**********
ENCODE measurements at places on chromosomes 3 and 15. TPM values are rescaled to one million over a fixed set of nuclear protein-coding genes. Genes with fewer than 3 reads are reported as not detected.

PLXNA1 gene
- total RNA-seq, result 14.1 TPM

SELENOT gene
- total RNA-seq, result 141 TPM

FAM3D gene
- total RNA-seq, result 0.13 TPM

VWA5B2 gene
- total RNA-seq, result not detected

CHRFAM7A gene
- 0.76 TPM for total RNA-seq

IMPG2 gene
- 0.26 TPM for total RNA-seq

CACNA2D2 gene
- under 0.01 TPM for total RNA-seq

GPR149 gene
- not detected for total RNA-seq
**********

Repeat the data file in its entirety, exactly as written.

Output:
ENCODE measurements at places on chromosomes 3 and 15. TPM values are rescaled to one million over a fixed set of nuclear protein-coding genes. Genes with fewer than 3 reads are reported as not detected.

PLXNA1 gene
- total RNA-seq, result 14.1 TPM

SELENOT gene
- total RNA-seq, result 141 TPM

FAM3D gene
- total RNA-seq, result 0.13 TPM

VWA5B2 gene
- total RNA-seq, result not detected

CHRFAM7A gene
- 0.76 TPM for total RNA-seq

IMPG2 gene
- 0.26 TPM for total RNA-seq

CACNA2D2 gene
- under 0.01 TPM for total RNA-seq

GPR149 gene
- not detected for total RNA-seq